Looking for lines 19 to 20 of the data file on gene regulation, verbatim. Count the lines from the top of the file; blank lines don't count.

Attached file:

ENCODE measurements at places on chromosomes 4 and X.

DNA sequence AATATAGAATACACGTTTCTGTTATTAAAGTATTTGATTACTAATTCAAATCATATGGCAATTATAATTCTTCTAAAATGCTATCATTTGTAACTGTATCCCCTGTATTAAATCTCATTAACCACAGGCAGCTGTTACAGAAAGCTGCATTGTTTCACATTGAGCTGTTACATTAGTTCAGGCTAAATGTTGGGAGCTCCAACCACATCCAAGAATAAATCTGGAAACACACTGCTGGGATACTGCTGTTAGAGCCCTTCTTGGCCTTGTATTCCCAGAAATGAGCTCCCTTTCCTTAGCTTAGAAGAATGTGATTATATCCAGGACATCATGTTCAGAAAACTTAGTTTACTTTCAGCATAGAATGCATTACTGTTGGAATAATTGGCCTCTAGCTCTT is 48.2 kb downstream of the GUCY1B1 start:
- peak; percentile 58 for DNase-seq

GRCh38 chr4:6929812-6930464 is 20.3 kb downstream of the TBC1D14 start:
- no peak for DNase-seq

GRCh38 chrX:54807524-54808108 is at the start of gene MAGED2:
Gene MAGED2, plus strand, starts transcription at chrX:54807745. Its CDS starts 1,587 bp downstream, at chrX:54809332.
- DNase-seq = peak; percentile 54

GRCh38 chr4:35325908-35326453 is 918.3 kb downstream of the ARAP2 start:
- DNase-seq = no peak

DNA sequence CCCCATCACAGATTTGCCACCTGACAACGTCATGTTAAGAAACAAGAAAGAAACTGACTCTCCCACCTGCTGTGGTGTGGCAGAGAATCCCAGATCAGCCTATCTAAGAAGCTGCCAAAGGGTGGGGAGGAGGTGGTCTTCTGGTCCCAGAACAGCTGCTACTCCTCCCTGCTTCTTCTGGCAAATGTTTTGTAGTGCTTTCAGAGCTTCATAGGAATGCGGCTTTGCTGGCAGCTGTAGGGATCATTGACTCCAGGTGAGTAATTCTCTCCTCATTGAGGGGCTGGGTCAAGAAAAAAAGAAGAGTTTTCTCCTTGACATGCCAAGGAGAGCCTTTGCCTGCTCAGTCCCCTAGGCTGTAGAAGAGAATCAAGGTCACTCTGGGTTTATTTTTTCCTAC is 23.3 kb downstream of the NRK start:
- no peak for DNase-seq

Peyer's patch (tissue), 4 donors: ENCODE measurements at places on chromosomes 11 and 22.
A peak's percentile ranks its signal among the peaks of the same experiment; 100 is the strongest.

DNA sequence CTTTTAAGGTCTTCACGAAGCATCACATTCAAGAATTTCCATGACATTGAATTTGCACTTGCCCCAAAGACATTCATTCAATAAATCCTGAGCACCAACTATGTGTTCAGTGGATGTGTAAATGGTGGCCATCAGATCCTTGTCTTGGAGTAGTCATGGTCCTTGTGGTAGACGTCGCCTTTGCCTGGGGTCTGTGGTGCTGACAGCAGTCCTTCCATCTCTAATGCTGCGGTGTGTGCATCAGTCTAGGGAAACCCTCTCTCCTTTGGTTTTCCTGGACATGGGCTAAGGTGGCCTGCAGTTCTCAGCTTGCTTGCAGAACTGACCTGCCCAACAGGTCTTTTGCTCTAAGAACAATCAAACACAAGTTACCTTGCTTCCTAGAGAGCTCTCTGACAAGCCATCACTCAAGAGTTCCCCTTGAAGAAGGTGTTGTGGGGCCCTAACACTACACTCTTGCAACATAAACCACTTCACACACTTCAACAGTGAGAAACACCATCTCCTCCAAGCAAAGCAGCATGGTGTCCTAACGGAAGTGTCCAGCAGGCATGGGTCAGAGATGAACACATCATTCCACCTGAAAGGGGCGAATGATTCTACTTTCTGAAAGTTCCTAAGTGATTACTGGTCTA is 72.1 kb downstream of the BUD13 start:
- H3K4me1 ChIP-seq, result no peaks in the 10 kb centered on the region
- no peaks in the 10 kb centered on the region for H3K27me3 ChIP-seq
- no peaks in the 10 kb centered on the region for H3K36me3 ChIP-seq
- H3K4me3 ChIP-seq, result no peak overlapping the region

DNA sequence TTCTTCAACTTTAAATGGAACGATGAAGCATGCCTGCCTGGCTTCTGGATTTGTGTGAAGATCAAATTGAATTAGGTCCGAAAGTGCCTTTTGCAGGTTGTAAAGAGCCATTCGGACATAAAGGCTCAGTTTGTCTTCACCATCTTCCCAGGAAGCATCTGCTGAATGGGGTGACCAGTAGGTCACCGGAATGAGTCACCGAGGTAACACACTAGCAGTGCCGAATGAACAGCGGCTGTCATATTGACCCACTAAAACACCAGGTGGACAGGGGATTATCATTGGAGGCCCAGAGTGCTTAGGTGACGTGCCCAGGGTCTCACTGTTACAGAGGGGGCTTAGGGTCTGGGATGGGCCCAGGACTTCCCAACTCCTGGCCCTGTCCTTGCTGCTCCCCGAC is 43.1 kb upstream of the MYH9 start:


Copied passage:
- H3K4me3 ChIP-seq, result no peak overlapping the region

DNA sequence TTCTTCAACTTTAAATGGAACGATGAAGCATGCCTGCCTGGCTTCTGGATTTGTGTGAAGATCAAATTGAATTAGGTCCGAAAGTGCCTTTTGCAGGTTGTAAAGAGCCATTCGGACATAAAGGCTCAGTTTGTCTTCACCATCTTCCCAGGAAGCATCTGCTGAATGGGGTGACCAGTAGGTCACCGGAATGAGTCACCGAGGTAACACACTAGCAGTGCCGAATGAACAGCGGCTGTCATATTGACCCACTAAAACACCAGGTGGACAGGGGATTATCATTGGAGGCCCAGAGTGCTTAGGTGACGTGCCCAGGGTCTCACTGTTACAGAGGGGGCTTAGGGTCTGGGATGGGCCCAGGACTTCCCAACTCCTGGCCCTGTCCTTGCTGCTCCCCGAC is 43.1 kb upstream of the MYH9 start: